House Minority Leader Miley confident “clean” pay raises can clear House; concerned about Senate response

Tim Miley

CHARLESTON, W.Va. — With the omnibus education bill now almost certainly dead, the House Finance Committee is prepared to take up a new bill exclusively on pay raises.

House Minority Leader and Harrison County Delegate Tim Miley, a sponsor on that new pay raise bill, is optimistic that the bill would have support in the House. However, he is concerned about it’s future in the Senate, particularly after Senate President Mitch Carmichael alluded to “reforming” a pay raise bill during an appearance Wednesday on MetroNews “Talkline.”

“That was one of the big objections that many of us had from the beginning, and that is, ‘Look don’t jumble everything together by putting some things in there that everyone supports while putting other things in there that only some people support but yet it creates polarization among groups,'” Miley said Wednesday on WAJR’s “Talk of the Town” with Dave Wilson and Sarah Giosi. “Instead, take each one of those issues in a separate stand alone bill and vote them up or vote them down so you can thoroughly vet and analyze what each bill does.”

Miley feels the Senate’s approach with Senate Bill 451 was disrespectful to educators and the public education system.

“The bill did have some good things to be clear, there’s no doubt about that, but it did some other things that was in essence poking a stick into the teaching community’s eye,” he said.

The biggest concerns surrounded charter schools, education savings accounts, and provisions that could have hurt the ability for teachers to organize.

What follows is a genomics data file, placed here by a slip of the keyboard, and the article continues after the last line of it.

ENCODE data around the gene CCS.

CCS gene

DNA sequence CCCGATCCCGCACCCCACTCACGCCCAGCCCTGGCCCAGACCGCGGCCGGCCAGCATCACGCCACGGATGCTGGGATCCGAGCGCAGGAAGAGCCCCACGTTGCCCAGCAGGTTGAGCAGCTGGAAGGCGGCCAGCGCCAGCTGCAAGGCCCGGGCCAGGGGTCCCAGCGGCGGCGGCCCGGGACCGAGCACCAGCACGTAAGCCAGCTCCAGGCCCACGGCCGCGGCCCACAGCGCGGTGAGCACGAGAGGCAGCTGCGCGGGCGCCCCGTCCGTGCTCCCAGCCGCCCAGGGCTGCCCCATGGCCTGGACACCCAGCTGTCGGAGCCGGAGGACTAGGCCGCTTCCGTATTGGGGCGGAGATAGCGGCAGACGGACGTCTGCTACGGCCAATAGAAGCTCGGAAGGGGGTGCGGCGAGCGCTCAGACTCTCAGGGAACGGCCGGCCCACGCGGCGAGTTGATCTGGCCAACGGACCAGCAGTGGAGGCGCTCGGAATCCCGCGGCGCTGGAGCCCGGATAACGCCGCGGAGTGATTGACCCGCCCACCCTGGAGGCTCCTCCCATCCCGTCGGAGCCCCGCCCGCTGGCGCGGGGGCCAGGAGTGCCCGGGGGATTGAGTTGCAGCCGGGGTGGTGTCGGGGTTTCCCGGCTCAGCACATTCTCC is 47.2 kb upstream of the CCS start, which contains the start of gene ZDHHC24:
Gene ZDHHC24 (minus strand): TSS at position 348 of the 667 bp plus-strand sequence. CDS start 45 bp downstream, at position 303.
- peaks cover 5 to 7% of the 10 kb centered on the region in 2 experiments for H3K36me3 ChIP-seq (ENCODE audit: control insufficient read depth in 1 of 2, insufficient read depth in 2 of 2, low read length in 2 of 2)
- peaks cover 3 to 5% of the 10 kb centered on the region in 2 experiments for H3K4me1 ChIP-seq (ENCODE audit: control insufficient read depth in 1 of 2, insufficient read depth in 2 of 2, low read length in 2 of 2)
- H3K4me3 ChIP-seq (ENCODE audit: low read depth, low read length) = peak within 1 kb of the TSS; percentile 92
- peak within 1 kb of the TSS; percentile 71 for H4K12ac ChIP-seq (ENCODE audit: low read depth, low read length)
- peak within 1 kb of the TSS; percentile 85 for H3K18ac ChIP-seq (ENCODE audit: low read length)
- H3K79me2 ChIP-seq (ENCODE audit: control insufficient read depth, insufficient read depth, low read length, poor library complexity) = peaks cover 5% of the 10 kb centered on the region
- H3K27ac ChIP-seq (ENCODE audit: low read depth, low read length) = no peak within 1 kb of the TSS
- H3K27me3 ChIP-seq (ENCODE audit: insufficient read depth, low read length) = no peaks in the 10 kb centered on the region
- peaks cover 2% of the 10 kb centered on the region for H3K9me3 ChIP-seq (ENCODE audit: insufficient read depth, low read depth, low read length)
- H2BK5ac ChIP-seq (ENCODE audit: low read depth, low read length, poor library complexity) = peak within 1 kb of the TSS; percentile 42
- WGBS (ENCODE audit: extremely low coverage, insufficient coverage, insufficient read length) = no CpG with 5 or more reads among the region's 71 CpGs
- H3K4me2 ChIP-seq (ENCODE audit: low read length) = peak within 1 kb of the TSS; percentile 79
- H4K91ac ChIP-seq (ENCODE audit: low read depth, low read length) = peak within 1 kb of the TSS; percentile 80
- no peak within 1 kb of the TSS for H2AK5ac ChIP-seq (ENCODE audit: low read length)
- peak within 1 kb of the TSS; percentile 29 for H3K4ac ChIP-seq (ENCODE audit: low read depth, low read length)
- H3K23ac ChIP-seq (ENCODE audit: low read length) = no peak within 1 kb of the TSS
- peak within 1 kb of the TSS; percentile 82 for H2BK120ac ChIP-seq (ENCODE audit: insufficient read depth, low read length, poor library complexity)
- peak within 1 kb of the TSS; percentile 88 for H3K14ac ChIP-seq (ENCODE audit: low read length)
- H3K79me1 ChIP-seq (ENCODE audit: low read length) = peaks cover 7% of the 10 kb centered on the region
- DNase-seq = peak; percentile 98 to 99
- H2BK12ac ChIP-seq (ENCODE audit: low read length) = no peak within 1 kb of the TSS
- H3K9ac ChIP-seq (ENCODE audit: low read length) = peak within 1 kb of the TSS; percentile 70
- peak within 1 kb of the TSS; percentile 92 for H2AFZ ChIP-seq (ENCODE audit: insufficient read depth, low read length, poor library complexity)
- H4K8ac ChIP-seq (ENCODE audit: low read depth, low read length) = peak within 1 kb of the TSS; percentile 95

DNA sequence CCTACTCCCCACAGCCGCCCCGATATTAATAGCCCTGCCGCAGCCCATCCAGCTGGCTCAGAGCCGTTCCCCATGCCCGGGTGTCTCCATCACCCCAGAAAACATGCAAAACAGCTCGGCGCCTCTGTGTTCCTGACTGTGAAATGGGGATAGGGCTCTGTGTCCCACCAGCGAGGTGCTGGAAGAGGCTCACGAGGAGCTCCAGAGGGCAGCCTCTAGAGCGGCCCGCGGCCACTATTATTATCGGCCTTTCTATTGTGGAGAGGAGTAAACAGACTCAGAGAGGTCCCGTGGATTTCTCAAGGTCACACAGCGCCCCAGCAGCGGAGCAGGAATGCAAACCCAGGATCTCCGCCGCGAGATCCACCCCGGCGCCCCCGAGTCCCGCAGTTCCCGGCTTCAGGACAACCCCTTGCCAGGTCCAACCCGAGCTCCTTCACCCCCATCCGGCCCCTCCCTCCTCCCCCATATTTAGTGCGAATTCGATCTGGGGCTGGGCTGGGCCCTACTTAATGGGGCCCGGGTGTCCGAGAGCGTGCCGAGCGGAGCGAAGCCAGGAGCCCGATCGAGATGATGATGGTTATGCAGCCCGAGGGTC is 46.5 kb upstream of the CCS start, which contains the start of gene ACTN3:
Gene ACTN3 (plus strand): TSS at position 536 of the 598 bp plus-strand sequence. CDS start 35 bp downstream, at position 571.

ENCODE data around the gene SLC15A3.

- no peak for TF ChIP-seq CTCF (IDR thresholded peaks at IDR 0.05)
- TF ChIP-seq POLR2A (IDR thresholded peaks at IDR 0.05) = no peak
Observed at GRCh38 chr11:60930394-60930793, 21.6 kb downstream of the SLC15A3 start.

“Because from what I’ve heard, they all believe that both of those concepts take assets away from our public education system,” Miley said. “And if it’s the system that’s being criticized as not performing like everyone believes it should, why would you take assets out of it? Why don’t you reassess and bring to the table the teachers who are on the front lines in the classroom who might be able to share with you what they’re seeing and what they’re experiencing in their classrooms that’s preventing them from engaging in a student-learning environment for all students in the classroom?”

Miley said there’s a unique ambiance at the Capitol Wednesday, as teachers and service personnel remain on site — concerned that Senate Bill 451 could be revived by parliamentary procedure.

“The mood is pretty upbeat by many, pretty perplexing to others,” he said.

Now, they await to see what comes of the new pay raise bill. However, many have said they’d forgo the raise to see the omnibus bill fail.

“Every teacher I talked to said, ‘Look we’re willing to forgo the raise as long as these other bad things that we don’t like die as well,'” Miley said.

Gov. Jim Justice proposed the standalone pay raise Tuesday, an attempt to fulfill a promise he made to teachers last October.

“Let me just point out, both this year and last year, the teachers were less concerned about a pay raise for themselves and more concerned about stabilizing the PEIA system because they were facing decreasing benefits along with increasing premiums,” Miley said. “If they’re not going to get a pay raise that’s fine, they just don’t want to come out losing money at the end of the year because they’re paying more in PEIA premiums and getting less in benefits. That was their biggest concern, which still hasn’t been addressed this year at all.”

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